The young woman shook my hand and told me she knew my name was Javier and hailed from a small town in the Andes, and that it was time we met. Her words disconcerted me because she spoke fluent Spanish, though with a peninsular accent, and in a familiar tone, as if she knew me and was pretending she didn’t or was making a joke. I asked her where we knew each other from, and she said nothing of the sort was true, that this was our first time meeting. I looked at her intently, and it occurred to me that she was someone I’d met at another business meeting with Ogawa. I mentioned this and she smiled. She said we were from different worlds, and it was the first time she saw me in hers. Ogawa and Mori were talking at the other end of the room and were looking in our direction, as if we were the topic of their conversation. The woman told me her name was Kyoko and that she was a flamenco dancer and then added that I had a penetrating gaze and let out a short laugh that seemed full of irony.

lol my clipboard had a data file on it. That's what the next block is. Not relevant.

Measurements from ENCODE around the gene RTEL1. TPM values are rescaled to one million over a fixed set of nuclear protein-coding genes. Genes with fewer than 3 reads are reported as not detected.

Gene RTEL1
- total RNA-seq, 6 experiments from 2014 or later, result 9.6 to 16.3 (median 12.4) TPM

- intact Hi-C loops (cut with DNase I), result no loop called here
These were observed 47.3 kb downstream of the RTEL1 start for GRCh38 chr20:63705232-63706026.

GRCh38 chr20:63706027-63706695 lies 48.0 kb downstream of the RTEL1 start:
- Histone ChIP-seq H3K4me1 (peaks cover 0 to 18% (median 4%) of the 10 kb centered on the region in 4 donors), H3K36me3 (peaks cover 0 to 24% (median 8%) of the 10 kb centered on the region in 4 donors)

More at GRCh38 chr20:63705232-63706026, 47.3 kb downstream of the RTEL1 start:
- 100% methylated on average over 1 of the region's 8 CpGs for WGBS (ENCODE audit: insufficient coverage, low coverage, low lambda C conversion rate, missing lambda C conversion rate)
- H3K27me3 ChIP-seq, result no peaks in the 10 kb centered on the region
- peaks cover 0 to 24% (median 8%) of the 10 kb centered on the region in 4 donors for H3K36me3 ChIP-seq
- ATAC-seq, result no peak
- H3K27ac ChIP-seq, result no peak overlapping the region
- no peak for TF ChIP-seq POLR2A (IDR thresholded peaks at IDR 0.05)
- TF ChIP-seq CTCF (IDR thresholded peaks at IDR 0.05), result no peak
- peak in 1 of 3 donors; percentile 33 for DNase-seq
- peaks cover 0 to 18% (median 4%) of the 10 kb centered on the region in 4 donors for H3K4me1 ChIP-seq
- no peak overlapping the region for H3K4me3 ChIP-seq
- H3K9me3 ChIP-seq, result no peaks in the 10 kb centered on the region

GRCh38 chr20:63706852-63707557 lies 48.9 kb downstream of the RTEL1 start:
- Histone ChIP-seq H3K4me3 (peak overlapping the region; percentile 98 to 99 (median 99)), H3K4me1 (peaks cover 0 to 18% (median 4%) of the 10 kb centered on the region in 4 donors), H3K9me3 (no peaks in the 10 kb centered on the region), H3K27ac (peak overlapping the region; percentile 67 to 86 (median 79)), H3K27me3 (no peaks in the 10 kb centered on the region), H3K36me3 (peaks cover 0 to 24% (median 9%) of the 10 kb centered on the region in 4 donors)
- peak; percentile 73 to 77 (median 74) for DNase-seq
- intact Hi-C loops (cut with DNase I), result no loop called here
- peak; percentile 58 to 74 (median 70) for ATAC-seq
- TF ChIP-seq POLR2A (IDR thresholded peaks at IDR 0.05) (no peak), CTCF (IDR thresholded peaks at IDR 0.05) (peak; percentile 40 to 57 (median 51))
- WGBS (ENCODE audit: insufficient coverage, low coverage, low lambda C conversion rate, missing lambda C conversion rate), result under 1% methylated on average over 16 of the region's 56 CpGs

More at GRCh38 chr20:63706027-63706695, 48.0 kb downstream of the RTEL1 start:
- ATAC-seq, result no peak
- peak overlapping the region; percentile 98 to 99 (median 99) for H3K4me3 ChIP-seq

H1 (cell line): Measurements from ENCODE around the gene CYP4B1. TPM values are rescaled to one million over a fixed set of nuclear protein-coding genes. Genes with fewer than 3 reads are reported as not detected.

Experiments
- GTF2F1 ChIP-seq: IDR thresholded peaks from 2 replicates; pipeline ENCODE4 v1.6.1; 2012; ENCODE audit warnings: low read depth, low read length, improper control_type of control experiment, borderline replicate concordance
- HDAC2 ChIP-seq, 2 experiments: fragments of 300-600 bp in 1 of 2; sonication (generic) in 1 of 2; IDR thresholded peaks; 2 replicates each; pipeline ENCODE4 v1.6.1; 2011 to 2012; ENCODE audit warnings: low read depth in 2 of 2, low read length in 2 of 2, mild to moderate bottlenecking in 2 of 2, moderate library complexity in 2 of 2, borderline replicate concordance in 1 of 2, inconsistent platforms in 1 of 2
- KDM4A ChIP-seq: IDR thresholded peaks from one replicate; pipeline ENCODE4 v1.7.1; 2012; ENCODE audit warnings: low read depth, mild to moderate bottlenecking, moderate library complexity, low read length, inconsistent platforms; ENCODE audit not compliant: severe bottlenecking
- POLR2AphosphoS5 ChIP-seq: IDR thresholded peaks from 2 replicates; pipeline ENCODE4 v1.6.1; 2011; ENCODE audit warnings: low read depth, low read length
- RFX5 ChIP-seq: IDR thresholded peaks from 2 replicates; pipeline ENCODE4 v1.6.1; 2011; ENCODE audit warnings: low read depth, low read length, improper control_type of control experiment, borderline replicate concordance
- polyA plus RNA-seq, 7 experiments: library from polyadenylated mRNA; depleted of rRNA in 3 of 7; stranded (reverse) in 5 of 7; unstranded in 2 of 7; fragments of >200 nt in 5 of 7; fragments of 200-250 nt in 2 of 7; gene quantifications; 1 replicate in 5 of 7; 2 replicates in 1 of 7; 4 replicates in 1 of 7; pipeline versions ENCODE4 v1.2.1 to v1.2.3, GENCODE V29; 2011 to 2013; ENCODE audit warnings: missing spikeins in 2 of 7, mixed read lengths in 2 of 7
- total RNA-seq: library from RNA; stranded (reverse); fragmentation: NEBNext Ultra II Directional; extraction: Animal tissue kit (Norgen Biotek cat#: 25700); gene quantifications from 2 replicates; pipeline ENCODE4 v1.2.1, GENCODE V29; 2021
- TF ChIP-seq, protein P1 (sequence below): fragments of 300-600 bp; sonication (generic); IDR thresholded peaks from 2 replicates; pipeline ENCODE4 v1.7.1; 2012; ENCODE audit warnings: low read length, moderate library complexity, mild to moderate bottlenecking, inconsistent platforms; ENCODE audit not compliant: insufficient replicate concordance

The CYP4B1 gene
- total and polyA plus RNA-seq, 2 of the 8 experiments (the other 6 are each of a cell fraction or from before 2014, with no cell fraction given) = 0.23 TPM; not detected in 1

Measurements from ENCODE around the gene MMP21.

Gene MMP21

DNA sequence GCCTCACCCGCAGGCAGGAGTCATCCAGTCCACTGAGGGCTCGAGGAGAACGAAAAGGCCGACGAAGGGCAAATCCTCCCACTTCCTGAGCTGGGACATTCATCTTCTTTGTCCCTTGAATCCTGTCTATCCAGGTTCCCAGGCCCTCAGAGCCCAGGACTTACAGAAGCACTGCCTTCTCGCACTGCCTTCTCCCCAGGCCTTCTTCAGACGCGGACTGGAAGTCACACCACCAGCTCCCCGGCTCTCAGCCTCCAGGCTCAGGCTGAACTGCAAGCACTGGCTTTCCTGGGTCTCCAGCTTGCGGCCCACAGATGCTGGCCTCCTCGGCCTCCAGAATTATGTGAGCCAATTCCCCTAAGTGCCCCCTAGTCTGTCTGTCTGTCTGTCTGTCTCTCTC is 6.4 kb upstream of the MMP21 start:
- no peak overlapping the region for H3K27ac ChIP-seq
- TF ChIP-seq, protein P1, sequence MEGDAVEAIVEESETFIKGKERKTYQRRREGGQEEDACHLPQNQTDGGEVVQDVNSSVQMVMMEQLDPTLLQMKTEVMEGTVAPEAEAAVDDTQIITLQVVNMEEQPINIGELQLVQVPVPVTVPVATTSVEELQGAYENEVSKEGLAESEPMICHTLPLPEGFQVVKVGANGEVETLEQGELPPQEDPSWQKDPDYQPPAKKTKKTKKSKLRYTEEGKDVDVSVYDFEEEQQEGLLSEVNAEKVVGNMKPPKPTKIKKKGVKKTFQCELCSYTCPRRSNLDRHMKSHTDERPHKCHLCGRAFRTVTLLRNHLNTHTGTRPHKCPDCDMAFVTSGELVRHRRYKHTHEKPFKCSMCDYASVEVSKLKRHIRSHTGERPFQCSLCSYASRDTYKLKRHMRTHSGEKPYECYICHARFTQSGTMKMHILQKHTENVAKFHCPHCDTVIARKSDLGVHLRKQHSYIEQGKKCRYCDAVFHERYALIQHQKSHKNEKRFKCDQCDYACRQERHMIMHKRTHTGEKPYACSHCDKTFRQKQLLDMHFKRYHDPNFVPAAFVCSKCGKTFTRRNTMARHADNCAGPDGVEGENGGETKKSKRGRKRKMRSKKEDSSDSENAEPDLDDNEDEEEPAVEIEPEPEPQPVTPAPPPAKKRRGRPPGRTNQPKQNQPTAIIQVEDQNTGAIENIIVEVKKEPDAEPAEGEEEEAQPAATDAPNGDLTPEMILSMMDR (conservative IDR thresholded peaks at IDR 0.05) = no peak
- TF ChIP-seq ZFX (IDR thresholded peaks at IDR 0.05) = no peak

I’ll tell you about my life, she said in a firm tone, as if it were a matter between the two of us that was pending, and she got so close to me I could feel her mentholated cigarette breath. She told me that she had studied Spanish and history at college and that her favorite teacher had been a Portuguese man who looked like me, and that after graduation, she had gone to Seville to become a flamenco dancer and singer, something that had led her to discover that there was someone else within her, while at the same time there was also her. She told me that she had done an apprenticeship with a famous flamenco artist, but that she died a few years after they had met, and along with her teacher went her passion for those arts. She looked me in the eye and asked whether I believed her. I told her I had no reason to doubt her and inquired as to why she returned to Japan. She said that she didn’t really know, that such is life, in a tone that sounded like an apology. After a short silence, she said she was the artist who had made the works being shown and asked whether I knew that they were all demons. I congratulated her on her art show, and I told her that I knew some were, though not the kind that had bird wings or human faces and phallic noses. She said that they were from the same family, that only the form was different. The form, she repeated, and then said katachi and drew in the air with her finger the Chinese kanji ideogram for it: four lines in the shape of a house, and next to that three slanted strokes, almost horizontal. Kyoko asked if I understood, and I told her yes, that it was not difficult, though I didn’t understand at all why it was important to show me how it was written or why Ogawa and Mori were still looking at us with so much attention.